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Around The Big Lakes, Sweden

Husaby Church

When I drive through the Big Lakes area of Sweden, I often try to make a stop at one of the many historical sites in this part of Sweden. And on this day in July, returning from a vacation on the West Coast, we made a stop at Husaby kykra (Husaby Church). This is one of Sweden's more known churches, and absolutely worth a visit in my opinion! The triple turret tower looks very impressive. And the inside of the church has a lot of interesting historical details, like the hagioscope (lepars window), the 'ambo', and of course the ceiling paintings from the 1300s.

The first church that was built in this spot was probably a 'stave church'. In the early 1100s, the stone tower was added at the western end of the stave church. A little later, in the same century, the long house with absid choir was built of tufted sandstone and in a Romanesque style.

Below you can find a photo impression of my visit to Husaby Church. And as usual, all the photos in the collage are clickable, so you can view the larger photo if you like.

Husaby Church, Sweden

Husaby church is located south east of Kinnekulle and is mostly known for being the place where Olof Skötkonung (Swedens first truly Christian King), was baptized (in a sacred well, just east of Church).

Olof had a Kings Farm near Husaby, which he donated to the first bishop's seat in Sweden. He ruled from the 990s until his death in 1022 and is usually said to be the first king ruling both Svealand and Götaland.

The tower (photo right) is really impressive, and its architecture is rare for Sweden. The tower has a rectangular center that is flanked by two fragile round towers; inspired by Karolingian architecure.
It originally functioned as a defence tower. And yes, it looks more like a defence tower than a church tower!


Baptismal from the 13th century

hagioscope / leper window with Franciscus icon

One of the unusual things in Husaby church is the small window that can be seen on the south side of the choir (photo to the left).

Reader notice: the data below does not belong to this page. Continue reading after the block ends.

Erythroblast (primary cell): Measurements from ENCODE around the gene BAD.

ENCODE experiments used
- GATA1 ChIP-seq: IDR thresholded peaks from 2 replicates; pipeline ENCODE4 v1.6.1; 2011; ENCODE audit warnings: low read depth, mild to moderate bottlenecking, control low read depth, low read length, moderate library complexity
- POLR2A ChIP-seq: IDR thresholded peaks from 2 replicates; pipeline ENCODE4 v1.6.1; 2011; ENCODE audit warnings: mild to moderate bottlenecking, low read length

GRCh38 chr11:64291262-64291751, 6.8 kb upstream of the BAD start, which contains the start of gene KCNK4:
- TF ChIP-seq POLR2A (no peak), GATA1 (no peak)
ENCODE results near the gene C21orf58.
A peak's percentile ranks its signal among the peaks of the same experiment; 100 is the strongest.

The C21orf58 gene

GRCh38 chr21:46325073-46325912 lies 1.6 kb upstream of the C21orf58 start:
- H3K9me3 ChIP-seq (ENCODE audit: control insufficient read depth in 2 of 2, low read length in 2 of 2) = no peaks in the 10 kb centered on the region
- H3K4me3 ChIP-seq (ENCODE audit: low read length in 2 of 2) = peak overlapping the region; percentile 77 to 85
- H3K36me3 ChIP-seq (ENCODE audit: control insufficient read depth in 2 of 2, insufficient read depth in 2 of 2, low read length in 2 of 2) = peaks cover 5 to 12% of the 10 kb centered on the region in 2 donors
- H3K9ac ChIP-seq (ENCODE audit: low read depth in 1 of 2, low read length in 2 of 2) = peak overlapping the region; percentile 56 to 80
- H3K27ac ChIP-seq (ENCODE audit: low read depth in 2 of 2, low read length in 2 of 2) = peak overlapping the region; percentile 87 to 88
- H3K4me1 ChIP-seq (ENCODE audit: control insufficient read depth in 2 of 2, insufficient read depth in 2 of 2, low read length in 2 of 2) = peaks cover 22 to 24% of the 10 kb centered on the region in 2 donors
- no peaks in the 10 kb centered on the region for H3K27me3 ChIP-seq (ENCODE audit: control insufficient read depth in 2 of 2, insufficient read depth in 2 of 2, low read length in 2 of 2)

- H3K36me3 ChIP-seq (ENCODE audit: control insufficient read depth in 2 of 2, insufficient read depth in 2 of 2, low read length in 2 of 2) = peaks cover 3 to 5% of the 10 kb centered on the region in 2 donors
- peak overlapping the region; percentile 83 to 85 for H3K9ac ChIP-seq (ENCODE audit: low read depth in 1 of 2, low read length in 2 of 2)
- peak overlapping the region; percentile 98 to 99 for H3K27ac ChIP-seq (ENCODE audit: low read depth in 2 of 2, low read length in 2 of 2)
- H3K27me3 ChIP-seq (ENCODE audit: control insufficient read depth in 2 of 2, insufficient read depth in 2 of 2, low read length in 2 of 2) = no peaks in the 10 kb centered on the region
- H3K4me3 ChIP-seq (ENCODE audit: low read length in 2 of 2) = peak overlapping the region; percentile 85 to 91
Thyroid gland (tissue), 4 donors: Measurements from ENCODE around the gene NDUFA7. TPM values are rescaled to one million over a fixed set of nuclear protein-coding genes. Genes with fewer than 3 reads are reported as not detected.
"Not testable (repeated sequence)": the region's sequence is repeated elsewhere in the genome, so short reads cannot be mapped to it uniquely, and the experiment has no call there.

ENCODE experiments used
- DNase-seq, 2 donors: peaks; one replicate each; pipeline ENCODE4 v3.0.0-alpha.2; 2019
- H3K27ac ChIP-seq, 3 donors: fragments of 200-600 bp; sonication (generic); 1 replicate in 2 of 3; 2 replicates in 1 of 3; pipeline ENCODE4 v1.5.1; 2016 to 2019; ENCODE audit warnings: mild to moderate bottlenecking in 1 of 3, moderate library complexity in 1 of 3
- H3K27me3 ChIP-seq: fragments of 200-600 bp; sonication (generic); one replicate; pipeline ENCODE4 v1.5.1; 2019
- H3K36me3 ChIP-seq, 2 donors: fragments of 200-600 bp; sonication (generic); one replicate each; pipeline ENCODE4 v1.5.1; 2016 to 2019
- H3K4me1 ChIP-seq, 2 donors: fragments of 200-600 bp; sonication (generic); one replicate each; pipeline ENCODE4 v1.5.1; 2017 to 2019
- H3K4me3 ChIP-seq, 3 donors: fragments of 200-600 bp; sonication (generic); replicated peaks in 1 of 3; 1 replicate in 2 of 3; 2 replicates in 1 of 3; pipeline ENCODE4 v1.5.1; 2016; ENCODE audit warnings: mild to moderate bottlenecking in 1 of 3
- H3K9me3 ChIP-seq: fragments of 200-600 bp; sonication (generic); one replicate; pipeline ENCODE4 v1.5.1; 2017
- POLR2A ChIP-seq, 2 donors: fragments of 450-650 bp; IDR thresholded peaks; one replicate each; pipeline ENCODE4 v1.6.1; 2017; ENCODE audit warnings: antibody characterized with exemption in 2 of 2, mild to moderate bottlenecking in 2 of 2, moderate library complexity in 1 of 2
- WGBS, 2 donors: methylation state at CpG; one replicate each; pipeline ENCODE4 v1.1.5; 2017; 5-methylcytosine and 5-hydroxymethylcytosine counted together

This is a hagioscope (leper window) from the Middle Ages, preserved in the south wall of the choir. One theory is that this is a "communion window" so you could get the sacraments when not allowed into the church.

Photo below shows the Choir Screen. A Choir Screen is a masonry or other boundary between the Choir and parish rooms (for example, long houses) in a church. Choir screens in Sweden and Finland have often gates and are adorned by pyramids, as is the case in the Husaby church.


Detail of the pulpit from 1671
Choir screen / cancelli

Altar from 1300. The altar board is donated by Magnus Gabriel de la Gardie 1671

The present pulpit is from 1671

'Ambo' above the baptisimal

Preaching in Swedish was rare during the Middle Ages. Those held were performed in a so-called 'ambo'. In Husaby there is one such. In the photo to the left (above the baptismal) you can see the 'ambo'.

The ambo is nothing more than an opening in one corrugated wall, facing the longhouse. Here stood the priest and spoke to the people. In front of him, in the opening itself, there was a stone plate with an inscription in Latin.

Really interesting for me where the paintings on the ceilings. The painting in the church are actually from 2 different time periods.

The church vault was built in the 1300s and decorated with paintings. Unfortunately these were whitewashed in the 1700s. During a major restoration in 1901 the original paintings were uncovered, but very badly damaged and could not be restored. So instead they painted pictures of Jesus' life and these can be seen in the churches longhouse (photos above).

If you look at the photos below you can clearly see a difference in style. These paintings are located in the Choir where the orginal paintings of the 1300s are still visable.


Bishop chair / episcopal seat from the 13th century

The two tombs in the form of two large stone coffins, outside the entrance is said to belong to Olof Skötkonung and Queen Estrid.

The inscription on one of them says: Finally Happy

Husaby,Sweden, July 2009, by Sim1

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